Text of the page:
The regulator and motor assembled.
The regulator installed in the two horizontal tracks prior to installation in the door. The top track mounts to the window, the bottom to the door. Note the grease on the track—also not a bad idea.
The regulator mounts to the door using two bolts that pass through these holes, and is oriented by a tab that fits into this slot.
The regulator bolted into place.
The regulator and motor in place—notice the additional mounting bolt forward of the motor. Other than covering it all back up, that’s the end of the mechanical part, and it’s time to wire it up.
The rest is wiring, which is simple and straightforward since the conversion comes with a plug-and-play harness that requires no modifications to install. Again, it never hurts to read the assembly manual for routing and such things.
The horn relay, located on the rear of the driver’s side inner fender, serves as a power distribution point for the car. The electric window harness comes with a red heavy gauge power wire terminated with a ring terminal that slips onto the stud and is snugged down with the nut. The fused box behind it is an ECPB electric headlight conversion.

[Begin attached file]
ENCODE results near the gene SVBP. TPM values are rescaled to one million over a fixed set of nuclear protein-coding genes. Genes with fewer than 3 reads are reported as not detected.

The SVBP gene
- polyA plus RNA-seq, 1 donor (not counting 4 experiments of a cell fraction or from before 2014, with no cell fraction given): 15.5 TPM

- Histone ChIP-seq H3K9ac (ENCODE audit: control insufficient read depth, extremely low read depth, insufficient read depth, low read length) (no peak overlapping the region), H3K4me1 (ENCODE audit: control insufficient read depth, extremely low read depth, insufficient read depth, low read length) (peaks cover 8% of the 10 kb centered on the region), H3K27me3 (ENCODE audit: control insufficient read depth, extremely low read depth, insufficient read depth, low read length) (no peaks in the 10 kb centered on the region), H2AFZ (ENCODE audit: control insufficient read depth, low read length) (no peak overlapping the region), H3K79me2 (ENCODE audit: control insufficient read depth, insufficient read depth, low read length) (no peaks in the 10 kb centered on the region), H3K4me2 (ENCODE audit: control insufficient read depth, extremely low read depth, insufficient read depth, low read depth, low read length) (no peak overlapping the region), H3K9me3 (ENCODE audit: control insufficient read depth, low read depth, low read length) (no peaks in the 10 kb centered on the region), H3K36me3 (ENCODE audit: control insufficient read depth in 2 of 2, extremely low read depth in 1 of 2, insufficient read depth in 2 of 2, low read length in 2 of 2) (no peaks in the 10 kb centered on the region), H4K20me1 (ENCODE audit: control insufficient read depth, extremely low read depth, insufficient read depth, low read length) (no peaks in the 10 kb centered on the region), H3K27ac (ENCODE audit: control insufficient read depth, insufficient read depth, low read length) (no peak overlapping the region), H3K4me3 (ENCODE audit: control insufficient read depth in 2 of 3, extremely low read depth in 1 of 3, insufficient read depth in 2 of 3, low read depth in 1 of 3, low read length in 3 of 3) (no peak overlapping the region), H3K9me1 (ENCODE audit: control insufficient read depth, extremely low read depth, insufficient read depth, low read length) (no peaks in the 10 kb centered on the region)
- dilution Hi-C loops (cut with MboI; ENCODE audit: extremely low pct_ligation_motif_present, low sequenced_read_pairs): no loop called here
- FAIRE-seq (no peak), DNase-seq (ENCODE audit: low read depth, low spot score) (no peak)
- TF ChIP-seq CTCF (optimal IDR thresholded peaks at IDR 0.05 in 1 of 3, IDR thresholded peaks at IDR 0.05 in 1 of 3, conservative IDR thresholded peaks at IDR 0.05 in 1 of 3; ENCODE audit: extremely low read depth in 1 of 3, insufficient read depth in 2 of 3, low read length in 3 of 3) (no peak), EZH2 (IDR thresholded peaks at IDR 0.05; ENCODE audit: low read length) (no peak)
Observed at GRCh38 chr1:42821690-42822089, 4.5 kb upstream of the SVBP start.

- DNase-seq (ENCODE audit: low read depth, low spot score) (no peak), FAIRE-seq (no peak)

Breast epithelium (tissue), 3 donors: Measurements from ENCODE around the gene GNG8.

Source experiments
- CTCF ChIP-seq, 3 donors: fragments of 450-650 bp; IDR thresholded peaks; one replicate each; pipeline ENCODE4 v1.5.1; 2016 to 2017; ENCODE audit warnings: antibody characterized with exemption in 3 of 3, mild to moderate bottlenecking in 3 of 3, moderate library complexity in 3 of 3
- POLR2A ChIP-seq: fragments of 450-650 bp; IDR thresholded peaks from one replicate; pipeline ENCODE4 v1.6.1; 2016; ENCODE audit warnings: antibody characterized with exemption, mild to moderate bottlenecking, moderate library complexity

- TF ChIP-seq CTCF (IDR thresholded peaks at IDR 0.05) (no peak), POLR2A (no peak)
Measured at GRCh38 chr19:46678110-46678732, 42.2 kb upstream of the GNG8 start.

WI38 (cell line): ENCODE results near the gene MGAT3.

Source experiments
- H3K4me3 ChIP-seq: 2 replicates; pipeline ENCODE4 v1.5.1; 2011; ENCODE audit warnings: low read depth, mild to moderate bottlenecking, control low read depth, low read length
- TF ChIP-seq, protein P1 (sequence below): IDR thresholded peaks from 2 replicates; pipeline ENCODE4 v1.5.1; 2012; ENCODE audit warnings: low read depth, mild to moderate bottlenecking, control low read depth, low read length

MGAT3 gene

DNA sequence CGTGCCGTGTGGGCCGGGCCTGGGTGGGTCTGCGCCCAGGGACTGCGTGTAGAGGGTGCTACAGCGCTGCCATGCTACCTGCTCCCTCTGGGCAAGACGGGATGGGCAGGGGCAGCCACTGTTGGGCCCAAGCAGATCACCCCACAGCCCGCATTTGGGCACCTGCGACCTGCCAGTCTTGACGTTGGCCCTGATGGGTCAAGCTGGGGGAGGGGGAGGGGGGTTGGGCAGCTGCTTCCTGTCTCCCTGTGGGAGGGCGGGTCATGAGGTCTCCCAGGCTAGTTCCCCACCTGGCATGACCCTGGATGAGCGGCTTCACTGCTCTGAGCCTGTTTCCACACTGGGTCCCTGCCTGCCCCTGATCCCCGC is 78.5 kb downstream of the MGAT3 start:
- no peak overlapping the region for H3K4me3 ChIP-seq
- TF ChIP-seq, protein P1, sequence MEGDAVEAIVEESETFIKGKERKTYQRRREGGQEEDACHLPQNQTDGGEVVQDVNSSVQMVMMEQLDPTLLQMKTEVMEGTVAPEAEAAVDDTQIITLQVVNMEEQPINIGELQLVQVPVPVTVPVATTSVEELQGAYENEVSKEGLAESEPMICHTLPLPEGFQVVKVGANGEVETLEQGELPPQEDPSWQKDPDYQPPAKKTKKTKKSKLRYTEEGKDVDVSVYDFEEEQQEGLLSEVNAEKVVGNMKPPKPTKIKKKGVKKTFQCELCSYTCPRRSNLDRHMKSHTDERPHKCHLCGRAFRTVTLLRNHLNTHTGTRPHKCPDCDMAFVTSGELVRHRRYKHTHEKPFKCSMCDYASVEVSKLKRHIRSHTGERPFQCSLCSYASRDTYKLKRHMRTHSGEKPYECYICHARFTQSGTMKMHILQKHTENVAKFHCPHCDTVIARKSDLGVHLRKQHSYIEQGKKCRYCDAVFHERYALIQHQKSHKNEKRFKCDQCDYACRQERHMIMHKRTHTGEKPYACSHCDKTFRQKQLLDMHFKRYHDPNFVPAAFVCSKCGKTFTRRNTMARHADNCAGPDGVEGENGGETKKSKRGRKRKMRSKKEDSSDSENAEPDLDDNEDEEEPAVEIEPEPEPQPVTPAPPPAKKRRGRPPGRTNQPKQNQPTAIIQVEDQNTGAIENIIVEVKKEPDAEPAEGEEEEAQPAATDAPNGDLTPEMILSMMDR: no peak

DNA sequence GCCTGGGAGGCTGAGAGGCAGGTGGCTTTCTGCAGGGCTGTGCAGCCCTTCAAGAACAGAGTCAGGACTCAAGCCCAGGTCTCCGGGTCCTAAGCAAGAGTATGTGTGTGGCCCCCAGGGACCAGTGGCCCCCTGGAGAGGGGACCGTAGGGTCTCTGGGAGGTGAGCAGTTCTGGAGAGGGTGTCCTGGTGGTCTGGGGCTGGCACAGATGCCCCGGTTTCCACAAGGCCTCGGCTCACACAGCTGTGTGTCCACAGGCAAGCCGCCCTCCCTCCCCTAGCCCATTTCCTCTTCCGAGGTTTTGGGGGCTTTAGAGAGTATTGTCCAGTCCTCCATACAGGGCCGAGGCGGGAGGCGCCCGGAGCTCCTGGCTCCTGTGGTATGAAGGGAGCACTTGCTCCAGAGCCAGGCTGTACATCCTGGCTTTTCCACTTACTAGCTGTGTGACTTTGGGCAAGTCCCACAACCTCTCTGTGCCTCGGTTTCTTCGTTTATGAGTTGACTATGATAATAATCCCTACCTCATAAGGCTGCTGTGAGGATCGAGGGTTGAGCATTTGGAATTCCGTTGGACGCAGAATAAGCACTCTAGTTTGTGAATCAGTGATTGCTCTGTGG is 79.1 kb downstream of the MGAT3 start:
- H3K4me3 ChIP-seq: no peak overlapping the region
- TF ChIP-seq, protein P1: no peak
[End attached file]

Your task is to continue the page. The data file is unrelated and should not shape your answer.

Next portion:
The main power wire goes from the horn relay to this 40 amp circuit breaker, which mounts on this part of the firewall (where varies by year; check your assembly manual). The output wire from the circuit breaker goes through the rubber grommet below it into the car. Alternatively, the more dedicated electrical guys may choose to terminate it with a Packard 56 terminal and route it through the factory bulkhead. The multi-pin connector to the left of the grommet is part of the engine harness for the LS3 installed in this car.
After harness comes into the car via the firewall grommet, it will need to be plugged into the fuseblock in the “IGN FUSED” position, which should be empty. The wiring to each door then passes through this rubber conduit, which will have to be mounted between the door and the jamb.
The two wires to the electric motor are terminated, but will have to be snapped into place in their plastic connector after they’ve been routed through the conduit.
Since electric windows were a factory option, the holes to mount the conduit are already there: you’ll just have to punch out these plugs to expose them.